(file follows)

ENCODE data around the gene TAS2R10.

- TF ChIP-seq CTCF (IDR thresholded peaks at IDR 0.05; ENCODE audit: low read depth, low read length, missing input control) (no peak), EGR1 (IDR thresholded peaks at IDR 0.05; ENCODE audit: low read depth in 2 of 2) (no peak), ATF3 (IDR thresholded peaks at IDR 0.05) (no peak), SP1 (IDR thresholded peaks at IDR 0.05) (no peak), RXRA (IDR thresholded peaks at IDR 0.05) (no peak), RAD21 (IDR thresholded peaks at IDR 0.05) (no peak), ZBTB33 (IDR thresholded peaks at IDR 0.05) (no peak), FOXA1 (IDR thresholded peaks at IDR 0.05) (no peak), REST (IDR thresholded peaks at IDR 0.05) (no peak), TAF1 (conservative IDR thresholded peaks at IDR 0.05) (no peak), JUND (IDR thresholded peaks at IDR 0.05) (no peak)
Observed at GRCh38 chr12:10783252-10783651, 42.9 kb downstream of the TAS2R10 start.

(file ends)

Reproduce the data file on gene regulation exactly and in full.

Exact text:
ENCODE data around the gene TAS2R10.

- TF ChIP-seq CTCF (IDR thresholded peaks at IDR 0.05; ENCODE audit: low read depth, low read length, missing input control) (no peak), EGR1 (IDR thresholded peaks at IDR 0.05; ENCODE audit: low read depth in 2 of 2) (no peak), ATF3 (IDR thresholded peaks at IDR 0.05) (no peak), SP1 (IDR thresholded peaks at IDR 0.05) (no peak), RXRA (IDR thresholded peaks at IDR 0.05) (no peak), RAD21 (IDR thresholded peaks at IDR 0.05) (no peak), ZBTB33 (IDR thresholded peaks at IDR 0.05) (no peak), FOXA1 (IDR thresholded peaks at IDR 0.05) (no peak), REST (IDR thresholded peaks at IDR 0.05) (no peak), TAF1 (conservative IDR thresholded peaks at IDR 0.05) (no peak), JUND (IDR thresholded peaks at IDR 0.05) (no peak)
Observed at GRCh38 chr12:10783252-10783651, 42.9 kb downstream of the TAS2R10 start.